The advantage of the latter method consists in that with the application of δ-titanium dioxide hydrate nuclei the solution used may have a higher titanium content than without such nuclei. In particular, it is possible in that case to use solutions as customary in pigment production.
The δ-titanium dioxide hydrate nuclei are, for instance, produced in that part of the original titanium sulfate solution brought in a suitable manner, e.g. by dilution, to a TiO2 content of up to 150 g/l TiO2, a molar ratio of TiO2 to free sulfuric acid ranging between 1:1 and 1:2, a content of bivalent iron ranging between 0 and 1 g Fe per g TiO2, and if desired, to a certain content of trivalent titanium, is hydrolyzed by heating, that the titanium dioxide hydrate of anatase structure precipitated at that stage is removed, that the remaining titanium dioxide hydrate which is distributed in the solution in the colloidal state is then flocculated by addition of a monobasic acid or its salts and that the flocculated titanium dioxide hydrate of the δ-structure is separated from the solution and, if desired, washed with water.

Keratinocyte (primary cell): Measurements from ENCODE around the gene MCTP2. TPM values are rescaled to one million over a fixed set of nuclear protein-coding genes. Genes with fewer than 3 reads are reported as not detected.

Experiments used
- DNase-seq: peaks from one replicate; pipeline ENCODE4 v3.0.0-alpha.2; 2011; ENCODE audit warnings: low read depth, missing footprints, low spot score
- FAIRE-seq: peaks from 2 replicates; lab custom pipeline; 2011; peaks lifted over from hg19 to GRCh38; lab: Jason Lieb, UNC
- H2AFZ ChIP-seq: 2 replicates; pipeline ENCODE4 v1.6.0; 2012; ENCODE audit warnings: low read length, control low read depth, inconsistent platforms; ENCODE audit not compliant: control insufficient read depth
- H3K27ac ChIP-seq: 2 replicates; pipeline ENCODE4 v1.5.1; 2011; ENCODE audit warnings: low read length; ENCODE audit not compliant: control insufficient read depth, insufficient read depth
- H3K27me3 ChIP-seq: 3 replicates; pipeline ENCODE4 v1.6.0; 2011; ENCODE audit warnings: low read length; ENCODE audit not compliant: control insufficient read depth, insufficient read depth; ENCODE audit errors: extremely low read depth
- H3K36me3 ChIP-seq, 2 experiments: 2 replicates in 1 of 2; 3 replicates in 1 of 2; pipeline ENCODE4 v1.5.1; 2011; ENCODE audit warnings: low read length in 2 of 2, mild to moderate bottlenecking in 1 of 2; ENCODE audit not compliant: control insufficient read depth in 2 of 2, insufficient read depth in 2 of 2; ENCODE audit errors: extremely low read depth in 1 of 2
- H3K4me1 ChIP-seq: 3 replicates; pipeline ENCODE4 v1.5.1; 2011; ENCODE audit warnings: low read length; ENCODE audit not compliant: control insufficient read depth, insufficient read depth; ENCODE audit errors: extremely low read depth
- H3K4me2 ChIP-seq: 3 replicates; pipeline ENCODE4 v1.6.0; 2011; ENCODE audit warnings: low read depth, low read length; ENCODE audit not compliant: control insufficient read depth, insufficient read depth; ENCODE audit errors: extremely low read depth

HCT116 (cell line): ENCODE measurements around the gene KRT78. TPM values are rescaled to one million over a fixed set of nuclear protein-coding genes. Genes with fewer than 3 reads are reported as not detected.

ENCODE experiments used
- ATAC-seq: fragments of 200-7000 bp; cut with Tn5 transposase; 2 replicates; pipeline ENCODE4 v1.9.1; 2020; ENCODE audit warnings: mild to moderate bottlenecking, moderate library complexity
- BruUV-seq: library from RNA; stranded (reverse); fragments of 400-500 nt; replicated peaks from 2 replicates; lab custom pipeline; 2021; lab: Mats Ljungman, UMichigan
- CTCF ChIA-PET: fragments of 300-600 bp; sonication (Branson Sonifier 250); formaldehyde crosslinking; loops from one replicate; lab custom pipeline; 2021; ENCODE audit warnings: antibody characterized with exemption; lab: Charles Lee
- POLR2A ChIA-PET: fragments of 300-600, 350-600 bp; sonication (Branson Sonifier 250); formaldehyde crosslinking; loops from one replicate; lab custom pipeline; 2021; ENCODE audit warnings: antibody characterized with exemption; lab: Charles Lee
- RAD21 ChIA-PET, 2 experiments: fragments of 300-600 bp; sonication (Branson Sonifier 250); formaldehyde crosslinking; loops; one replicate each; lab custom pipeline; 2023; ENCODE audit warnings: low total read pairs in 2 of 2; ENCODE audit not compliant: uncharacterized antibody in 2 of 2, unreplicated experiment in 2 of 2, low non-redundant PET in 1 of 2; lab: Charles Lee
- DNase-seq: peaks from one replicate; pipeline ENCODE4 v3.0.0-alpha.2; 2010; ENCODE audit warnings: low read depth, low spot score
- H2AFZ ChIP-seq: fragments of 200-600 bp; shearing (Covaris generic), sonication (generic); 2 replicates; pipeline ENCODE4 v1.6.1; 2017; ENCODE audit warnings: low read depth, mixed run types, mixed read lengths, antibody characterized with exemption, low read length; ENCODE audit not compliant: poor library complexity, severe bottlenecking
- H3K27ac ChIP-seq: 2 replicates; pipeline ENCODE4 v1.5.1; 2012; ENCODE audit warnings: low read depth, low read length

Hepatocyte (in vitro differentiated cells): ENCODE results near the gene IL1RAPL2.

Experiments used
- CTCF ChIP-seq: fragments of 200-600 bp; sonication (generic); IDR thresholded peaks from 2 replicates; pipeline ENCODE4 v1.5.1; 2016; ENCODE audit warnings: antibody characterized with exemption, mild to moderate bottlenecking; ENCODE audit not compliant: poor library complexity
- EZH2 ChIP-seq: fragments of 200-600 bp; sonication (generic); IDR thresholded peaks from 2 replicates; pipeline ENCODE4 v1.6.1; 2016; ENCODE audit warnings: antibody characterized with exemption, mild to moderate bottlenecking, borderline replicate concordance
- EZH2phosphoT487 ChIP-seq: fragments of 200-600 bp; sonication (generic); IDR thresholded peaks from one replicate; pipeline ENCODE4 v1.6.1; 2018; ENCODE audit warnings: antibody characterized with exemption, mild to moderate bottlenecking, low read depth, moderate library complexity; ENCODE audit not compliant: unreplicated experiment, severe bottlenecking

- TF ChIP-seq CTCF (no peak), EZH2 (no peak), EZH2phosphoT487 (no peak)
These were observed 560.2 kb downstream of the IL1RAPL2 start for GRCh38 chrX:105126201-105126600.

The δ-titanium dioxide hydrate nuclei may, however, also be used in the form of the colloidal solution as available in the hydrolysis of a titanium sulfate solution to produce δ-titanium dioxide hydrate after the titanium dioxide hydrate precipitated first in the form of anatase hydrate has been removed, but before the monobasic acid or its salt is added.
Nuclei should generally be added at a quantity of 2 to 20%, calculated as TiO2 and related to the TiO2 content of the titanium sulfate solution.
The nuclei may be added to the titanium sulfate solution either before hydrolysis or at earlier stages of the process, e.g. at digestion or solution of the digestion cake.